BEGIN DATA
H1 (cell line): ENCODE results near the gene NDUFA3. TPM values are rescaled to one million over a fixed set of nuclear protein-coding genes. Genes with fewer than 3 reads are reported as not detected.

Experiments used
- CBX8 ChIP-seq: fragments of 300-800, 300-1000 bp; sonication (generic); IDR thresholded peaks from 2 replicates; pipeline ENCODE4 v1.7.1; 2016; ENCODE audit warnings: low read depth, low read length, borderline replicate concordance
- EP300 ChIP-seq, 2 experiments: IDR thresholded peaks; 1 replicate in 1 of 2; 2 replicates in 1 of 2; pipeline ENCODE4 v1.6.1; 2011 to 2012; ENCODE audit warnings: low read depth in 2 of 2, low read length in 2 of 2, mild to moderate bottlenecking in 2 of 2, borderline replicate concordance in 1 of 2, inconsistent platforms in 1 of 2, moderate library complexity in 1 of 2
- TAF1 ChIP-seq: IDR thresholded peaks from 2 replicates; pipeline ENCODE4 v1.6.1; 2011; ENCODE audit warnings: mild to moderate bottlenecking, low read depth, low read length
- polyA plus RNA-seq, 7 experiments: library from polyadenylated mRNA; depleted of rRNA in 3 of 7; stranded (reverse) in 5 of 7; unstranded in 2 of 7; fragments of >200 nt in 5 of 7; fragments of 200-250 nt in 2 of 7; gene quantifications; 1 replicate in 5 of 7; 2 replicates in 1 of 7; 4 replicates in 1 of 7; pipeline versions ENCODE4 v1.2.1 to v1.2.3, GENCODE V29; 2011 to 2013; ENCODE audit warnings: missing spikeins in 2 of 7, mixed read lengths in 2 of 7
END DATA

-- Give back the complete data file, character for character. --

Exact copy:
H1 (cell line): ENCODE results near the gene NDUFA3. TPM values are rescaled to one million over a fixed set of nuclear protein-coding genes. Genes with fewer than 3 reads are reported as not detected.

Experiments used
- CBX8 ChIP-seq: fragments of 300-800, 300-1000 bp; sonication (generic); IDR thresholded peaks from 2 replicates; pipeline ENCODE4 v1.7.1; 2016; ENCODE audit warnings: low read depth, low read length, borderline replicate concordance
- EP300 ChIP-seq, 2 experiments: IDR thresholded peaks; 1 replicate in 1 of 2; 2 replicates in 1 of 2; pipeline ENCODE4 v1.6.1; 2011 to 2012; ENCODE audit warnings: low read depth in 2 of 2, low read length in 2 of 2, mild to moderate bottlenecking in 2 of 2, borderline replicate concordance in 1 of 2, inconsistent platforms in 1 of 2, moderate library complexity in 1 of 2
- TAF1 ChIP-seq: IDR thresholded peaks from 2 replicates; pipeline ENCODE4 v1.6.1; 2011; ENCODE audit warnings: mild to moderate bottlenecking, low read depth, low read length
- polyA plus RNA-seq, 7 experiments: library from polyadenylated mRNA; depleted of rRNA in 3 of 7; stranded (reverse) in 5 of 7; unstranded in 2 of 7; fragments of >200 nt in 5 of 7; fragments of 200-250 nt in 2 of 7; gene quantifications; 1 replicate in 5 of 7; 2 replicates in 1 of 7; 4 replicates in 1 of 7; pipeline versions ENCODE4 v1.2.1 to v1.2.3, GENCODE V29; 2011 to 2013; ENCODE audit warnings: missing spikeins in 2 of 7, mixed read lengths in 2 of 7